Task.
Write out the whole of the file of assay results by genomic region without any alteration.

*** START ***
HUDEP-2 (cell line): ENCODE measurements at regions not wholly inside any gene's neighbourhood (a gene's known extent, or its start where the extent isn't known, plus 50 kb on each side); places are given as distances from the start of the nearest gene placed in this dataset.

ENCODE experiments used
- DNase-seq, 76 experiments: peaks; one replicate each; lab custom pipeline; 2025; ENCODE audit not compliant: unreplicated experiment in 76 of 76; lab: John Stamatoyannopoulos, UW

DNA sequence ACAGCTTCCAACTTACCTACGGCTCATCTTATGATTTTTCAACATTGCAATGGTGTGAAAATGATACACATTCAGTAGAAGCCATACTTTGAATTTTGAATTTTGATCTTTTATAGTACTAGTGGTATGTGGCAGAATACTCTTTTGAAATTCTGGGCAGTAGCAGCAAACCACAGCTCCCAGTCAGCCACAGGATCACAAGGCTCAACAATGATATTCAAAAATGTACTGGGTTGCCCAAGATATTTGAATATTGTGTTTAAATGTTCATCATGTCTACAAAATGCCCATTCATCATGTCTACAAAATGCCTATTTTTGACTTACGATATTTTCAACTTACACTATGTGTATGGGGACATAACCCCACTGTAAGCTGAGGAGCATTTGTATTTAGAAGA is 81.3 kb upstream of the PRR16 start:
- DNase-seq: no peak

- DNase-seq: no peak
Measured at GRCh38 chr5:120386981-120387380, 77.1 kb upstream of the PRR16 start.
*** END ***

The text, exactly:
HUDEP-2 (cell line): ENCODE measurements at regions not wholly inside any gene's neighbourhood (a gene's known extent, or its start where the extent isn't known, plus 50 kb on each side); places are given as distances from the start of the nearest gene placed in this dataset.

ENCODE experiments used
- DNase-seq, 76 experiments: peaks; one replicate each; lab custom pipeline; 2025; ENCODE audit not compliant: unreplicated experiment in 76 of 76; lab: John Stamatoyannopoulos, UW

DNA sequence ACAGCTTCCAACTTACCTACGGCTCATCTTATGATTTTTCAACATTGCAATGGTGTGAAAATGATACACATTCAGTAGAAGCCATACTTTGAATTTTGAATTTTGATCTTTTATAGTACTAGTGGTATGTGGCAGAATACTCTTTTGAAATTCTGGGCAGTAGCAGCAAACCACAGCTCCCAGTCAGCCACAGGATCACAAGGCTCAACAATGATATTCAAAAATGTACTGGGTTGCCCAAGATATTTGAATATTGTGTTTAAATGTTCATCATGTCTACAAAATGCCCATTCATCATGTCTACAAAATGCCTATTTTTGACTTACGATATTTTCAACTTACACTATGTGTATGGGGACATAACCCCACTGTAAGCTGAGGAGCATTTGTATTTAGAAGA is 81.3 kb upstream of the PRR16 start:
- DNase-seq: no peak

- DNase-seq: no peak
Measured at GRCh38 chr5:120386981-120387380, 77.1 kb upstream of the PRR16 start.